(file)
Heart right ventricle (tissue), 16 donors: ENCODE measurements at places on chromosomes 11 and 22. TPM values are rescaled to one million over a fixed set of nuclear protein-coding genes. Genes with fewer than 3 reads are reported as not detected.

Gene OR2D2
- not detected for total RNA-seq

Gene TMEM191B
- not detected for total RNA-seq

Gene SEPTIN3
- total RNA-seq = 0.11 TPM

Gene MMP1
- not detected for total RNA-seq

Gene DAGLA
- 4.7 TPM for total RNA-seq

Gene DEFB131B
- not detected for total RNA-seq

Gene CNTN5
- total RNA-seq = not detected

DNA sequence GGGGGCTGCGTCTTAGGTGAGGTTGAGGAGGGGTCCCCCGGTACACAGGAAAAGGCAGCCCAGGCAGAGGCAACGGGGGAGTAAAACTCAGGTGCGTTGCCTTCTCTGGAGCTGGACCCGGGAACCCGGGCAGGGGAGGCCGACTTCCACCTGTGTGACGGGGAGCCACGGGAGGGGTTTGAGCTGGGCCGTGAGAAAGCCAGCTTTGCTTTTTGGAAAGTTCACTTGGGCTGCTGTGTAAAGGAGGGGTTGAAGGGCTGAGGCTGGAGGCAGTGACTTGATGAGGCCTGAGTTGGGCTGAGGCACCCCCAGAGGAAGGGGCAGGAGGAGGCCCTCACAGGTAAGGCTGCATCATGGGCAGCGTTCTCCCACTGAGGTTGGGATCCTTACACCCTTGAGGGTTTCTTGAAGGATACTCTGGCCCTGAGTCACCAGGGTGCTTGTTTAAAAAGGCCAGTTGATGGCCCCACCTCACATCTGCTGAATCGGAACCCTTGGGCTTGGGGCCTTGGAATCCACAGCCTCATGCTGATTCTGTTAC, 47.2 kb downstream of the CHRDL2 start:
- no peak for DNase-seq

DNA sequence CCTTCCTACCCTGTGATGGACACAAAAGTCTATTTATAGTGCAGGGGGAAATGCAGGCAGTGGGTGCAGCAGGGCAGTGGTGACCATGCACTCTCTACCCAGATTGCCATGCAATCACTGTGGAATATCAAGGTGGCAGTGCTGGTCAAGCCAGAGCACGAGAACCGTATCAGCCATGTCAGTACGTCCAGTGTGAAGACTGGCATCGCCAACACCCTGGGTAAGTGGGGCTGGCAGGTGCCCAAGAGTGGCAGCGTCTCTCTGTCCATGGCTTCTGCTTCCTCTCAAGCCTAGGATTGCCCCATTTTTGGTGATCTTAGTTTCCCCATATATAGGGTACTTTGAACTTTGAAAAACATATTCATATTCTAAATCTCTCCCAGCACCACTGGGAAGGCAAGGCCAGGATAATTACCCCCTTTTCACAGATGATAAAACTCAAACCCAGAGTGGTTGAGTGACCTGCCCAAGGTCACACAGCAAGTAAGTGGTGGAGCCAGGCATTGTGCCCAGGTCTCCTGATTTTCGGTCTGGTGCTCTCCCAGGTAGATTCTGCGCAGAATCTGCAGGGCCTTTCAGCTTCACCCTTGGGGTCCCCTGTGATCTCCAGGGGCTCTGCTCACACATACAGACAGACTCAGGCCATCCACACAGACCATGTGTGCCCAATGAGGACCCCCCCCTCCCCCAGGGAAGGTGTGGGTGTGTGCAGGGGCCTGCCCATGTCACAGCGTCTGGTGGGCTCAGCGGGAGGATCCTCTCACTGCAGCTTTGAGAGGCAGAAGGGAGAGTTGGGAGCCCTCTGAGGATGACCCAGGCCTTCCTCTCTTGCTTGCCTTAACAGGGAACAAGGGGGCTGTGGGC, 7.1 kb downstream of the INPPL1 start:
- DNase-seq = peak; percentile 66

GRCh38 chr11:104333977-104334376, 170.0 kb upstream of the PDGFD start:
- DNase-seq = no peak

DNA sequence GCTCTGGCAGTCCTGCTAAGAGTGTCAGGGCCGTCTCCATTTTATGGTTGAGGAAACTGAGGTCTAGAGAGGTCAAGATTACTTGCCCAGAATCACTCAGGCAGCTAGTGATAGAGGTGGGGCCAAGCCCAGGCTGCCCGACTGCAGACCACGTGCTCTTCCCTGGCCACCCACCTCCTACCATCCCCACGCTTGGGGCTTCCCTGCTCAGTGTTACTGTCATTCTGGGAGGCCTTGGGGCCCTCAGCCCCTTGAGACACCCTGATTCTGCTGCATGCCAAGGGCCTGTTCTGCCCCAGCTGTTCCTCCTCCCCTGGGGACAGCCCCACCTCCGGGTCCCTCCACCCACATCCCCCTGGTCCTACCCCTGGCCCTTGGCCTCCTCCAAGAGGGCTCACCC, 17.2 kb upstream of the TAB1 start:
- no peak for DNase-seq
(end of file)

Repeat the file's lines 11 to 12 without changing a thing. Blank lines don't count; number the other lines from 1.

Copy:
- 4.7 TPM for total RNA-seq

Gene DEFB131B